N. T. “Tom” Wright has just released another paradigm-shifting book suggesting a new, more scriptural way of understanding the atonement, The Day the Revolution Began: Reconsidering the Meaning of Jesus’s Crucifixion. Wright delves deeply into how the crucifixion and resurrection of Jesus accomplish our salvation.
Rom 2:25-29, Part 6 [JFG]
(Rom. 2:25-29 ESV) 25 For circumcision [the mark of a Jew] indeed is of value if you obey the law [Torah], but if you break the law [Torah], your circumcision becomes uncircumcision [of the heart under Deu 10:16 and 30:6].
26 So, if a man who is uncircumcised keeps the precepts of the law [Torah], will not his [physical] uncircumcision be regarded as circumcision [or the heart]? 27 Then he who is physically uncircumcised but keeps the law will condemn you who have the written code [Torah] and circumcision but break the law [Torah].
28 For no one is a Jew who is merely one outwardly, nor is circumcision outward and physical. 29 But a Jew is one inwardly, and circumcision is a matter of the heart, by the Spirit, not by the letter [merely knowing Torah rather than obeying Torah]. His praise is not from man but from God.
We have to cover Joel 2:28-32a, because the NT authors repeatedly cite to this passage:
(Joel 2:28-32a ESV) 28 “And it shall come to pass afterward, that I will pour out my Spirit on all flesh; your sons and your daughters shall prophesy, your old men shall dream dreams, and your young men shall see visions. 29 Even on the male and female servants in those days I will pour out my Spirit.
30 “And I will show wonders in the heavens and on the earth, blood and fire and columns of smoke. 31 The sun shall be turned to darkness, and the moon to blood, before the great and awesome day of the LORD comes. 32 And it shall come to pass that everyone who calls on the name of the LORD shall be saved.”
At Pentecost, Peter declared this prophecy fulfilled. We generally skip ahead to Acts 2:38, ignoring almost all of Peter’s sermon. But this is the passage that Peter both began and ended with. And it’s the passage that Paul relies on in Rom 10. That is, the two passages we rely on to teach the Five Step Plan of Salvation are both based on this passage in Joel! It just might be important.
Notice that we again see the image of the Spirit being poured out — like water from a pitcher. This promise is to “all flesh” — not just Jews — and equally on men and women. By Joel’s time, the Spirit had been on such women as Deborah (Judg 4:4) and Miriam (Exo 15:20). Most of those who received the Spirit in the OT were men, but it wasn’t just men. The change promised by Joel was not the addition of a handful of women but the full inclusion of women — no longer just a few but “all flesh,” regardless of gender, nationality, or social status.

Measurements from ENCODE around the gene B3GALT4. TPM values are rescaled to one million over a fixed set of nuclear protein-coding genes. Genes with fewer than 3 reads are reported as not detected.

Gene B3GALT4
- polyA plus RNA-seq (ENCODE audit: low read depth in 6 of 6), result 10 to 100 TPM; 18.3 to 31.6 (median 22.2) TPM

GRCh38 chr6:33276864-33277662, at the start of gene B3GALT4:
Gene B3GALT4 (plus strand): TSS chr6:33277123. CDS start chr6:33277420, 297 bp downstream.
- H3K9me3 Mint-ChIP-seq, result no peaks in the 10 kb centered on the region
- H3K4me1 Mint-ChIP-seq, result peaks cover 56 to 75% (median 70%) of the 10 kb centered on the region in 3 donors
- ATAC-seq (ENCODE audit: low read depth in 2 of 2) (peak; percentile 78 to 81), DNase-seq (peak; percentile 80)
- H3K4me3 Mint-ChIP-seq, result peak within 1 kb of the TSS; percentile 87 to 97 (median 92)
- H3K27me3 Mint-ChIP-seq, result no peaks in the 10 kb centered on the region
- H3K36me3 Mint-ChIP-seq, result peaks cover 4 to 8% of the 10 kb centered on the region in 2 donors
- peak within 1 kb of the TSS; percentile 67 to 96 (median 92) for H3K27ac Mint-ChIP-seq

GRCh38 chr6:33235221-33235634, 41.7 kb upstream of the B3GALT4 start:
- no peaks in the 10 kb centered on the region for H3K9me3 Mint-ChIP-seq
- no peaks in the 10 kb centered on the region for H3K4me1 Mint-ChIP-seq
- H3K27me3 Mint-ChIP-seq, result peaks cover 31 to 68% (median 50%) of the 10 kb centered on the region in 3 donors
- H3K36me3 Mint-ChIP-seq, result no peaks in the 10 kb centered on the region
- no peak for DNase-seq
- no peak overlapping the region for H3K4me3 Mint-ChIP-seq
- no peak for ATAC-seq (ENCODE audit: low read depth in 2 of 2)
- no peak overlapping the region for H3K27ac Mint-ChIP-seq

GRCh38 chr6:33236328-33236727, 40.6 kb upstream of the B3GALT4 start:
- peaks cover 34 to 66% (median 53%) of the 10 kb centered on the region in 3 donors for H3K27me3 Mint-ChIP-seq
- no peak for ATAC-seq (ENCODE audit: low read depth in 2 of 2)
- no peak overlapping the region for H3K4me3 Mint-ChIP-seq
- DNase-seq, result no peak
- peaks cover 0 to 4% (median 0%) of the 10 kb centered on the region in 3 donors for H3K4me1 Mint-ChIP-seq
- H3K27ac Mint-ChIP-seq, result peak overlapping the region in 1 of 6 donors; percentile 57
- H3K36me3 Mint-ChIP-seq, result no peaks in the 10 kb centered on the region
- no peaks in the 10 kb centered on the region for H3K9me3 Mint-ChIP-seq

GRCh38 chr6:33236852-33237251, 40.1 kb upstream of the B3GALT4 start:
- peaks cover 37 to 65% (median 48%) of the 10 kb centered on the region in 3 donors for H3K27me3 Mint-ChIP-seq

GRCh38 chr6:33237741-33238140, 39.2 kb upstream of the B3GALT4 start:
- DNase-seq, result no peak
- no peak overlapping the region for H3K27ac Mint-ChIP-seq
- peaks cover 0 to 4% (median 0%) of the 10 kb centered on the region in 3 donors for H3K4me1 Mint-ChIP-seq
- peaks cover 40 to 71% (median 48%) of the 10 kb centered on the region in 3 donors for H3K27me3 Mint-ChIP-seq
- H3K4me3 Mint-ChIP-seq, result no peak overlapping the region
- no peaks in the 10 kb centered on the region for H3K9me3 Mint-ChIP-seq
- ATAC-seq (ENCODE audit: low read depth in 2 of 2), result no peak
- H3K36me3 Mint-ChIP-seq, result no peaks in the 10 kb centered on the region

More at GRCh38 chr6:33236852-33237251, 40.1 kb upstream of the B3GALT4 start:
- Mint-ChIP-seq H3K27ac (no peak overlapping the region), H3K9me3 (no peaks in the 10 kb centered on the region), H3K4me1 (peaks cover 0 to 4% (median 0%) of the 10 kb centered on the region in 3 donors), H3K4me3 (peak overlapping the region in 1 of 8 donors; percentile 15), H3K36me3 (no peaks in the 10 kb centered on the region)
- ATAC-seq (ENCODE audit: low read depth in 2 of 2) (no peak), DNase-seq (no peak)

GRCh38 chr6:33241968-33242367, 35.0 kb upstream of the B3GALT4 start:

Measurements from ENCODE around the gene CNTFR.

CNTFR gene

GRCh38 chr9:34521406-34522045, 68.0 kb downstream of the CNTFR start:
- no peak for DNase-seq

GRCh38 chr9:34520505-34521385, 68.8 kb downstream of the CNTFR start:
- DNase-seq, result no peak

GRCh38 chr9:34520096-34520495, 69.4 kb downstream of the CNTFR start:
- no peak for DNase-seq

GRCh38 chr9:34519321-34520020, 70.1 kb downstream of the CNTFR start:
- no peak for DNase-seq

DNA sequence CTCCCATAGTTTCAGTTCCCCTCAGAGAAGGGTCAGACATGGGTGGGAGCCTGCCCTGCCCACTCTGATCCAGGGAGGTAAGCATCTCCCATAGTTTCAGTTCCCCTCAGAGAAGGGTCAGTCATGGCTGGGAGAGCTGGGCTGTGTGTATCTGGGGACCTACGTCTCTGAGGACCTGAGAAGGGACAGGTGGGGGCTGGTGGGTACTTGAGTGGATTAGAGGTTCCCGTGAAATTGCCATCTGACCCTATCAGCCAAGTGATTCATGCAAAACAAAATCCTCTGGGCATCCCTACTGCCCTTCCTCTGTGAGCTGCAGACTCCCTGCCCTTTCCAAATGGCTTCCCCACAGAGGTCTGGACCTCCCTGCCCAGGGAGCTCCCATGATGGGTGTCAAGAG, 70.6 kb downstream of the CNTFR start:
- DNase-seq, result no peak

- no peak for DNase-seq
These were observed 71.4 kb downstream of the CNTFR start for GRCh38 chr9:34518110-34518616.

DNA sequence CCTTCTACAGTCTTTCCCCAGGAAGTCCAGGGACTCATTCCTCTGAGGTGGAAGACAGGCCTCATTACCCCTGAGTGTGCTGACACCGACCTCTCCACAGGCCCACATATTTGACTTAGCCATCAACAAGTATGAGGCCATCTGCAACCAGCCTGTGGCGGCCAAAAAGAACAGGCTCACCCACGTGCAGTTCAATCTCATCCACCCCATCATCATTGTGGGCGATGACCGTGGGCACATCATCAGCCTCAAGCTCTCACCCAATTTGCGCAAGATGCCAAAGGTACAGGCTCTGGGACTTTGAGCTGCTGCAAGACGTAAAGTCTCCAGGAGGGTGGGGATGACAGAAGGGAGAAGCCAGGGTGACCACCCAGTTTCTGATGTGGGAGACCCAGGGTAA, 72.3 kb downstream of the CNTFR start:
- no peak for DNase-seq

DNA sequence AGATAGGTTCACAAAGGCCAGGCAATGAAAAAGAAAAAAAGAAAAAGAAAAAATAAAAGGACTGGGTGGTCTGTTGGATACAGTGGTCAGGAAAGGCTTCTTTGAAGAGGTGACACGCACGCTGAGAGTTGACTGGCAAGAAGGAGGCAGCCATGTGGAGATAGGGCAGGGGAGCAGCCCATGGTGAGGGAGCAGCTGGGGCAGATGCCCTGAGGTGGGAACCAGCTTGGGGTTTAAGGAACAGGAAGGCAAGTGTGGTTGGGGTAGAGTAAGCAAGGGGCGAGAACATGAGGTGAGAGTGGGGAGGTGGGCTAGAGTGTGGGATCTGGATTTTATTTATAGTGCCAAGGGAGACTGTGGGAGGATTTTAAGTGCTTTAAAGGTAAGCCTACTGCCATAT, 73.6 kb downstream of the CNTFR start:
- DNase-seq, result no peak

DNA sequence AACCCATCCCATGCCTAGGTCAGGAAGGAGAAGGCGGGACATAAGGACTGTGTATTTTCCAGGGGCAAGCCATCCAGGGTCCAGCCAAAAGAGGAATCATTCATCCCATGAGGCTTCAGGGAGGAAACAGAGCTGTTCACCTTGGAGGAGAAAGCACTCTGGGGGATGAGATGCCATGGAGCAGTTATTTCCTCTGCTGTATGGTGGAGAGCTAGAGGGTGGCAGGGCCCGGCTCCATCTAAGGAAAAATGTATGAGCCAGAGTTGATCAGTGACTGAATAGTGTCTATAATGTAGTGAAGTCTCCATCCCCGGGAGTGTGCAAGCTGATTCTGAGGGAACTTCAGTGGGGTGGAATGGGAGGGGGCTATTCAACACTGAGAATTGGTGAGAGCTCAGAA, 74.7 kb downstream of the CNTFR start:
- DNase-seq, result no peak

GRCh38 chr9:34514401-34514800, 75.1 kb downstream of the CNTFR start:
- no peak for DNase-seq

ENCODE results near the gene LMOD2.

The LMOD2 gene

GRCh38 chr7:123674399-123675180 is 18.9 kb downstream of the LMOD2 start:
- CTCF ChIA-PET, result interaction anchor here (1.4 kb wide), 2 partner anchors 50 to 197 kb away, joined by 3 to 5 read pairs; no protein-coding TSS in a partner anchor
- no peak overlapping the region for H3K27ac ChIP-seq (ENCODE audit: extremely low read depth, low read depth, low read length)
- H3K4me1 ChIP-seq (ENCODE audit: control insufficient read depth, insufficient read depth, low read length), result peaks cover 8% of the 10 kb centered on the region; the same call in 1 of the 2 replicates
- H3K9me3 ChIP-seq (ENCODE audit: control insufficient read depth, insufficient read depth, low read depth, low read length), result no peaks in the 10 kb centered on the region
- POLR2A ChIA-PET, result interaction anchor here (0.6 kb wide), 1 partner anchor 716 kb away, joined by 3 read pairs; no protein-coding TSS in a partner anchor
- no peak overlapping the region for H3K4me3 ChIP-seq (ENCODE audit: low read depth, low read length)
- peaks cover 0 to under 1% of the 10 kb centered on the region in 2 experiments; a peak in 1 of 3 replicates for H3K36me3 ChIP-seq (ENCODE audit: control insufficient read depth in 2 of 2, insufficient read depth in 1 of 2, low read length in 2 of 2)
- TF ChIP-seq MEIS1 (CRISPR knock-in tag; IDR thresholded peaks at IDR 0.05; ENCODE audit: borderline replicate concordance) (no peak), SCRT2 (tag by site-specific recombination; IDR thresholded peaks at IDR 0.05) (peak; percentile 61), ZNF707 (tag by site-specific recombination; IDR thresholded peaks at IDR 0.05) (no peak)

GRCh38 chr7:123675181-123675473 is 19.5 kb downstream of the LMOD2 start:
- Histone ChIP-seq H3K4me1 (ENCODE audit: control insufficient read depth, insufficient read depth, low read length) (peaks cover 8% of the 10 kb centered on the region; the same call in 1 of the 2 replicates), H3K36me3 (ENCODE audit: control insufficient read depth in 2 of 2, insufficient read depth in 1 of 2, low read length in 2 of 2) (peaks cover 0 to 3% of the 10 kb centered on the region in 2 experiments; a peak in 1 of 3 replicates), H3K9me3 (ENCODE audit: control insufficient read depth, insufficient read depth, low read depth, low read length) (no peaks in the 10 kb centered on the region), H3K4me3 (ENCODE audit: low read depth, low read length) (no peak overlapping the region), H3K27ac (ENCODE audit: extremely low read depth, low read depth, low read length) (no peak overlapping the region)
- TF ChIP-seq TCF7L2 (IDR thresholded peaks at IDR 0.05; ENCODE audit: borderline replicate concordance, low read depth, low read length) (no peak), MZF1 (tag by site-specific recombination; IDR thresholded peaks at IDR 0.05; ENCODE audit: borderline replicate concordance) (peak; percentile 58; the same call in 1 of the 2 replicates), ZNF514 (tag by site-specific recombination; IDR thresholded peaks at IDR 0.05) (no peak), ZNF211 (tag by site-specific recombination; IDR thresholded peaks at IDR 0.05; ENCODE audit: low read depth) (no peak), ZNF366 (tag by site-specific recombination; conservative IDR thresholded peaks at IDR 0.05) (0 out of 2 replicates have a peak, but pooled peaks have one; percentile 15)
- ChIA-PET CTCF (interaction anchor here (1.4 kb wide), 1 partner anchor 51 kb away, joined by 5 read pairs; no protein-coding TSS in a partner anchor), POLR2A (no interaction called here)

At Pentecost, Peter declared Jesus of Nazareth to be “Lord and Messiah” (Act 2:36). “Lord” is a reference back to Joel’s prophecy, which Peter quoted at the beginning of the sermon (Acts 2:17-21). But in Joel, “Lord” translates YHWH! Peter is claiming that Jesus is God, and therefore to be saved, we must call on the name of the Lord Jesus.
Now, the theme of the sermon, based on Joel’s prophecy, is that when the Messianic age begins and the Kingdom comes, this would be marked by the outpouring of the Spirit (visible to the audience in the disciples who were preaching) and by the ability to be saved by calling on “the name of the Lord.” And so Peter tells them to be baptized “in the name of King Jesus” (Acts 2:38).
Paul says something very similar in Rom 10 —
(Rom. 10:9-13 ESV) 9 because, if you confess with your mouth that Jesus is Lord and believe in your heart that God raised him from the dead, you will be saved. 10 For with the heart one believes and is justified, and with the mouth one confesses and is saved. 11 For the Scripture says, “Everyone who believes in him will not be put to shame.” 12 For there is no distinction between Jew and Greek; for the same Lord is Lord of all, bestowing his riches on all who call on him. 13 For “everyone who calls on the name of the Lord will be saved.”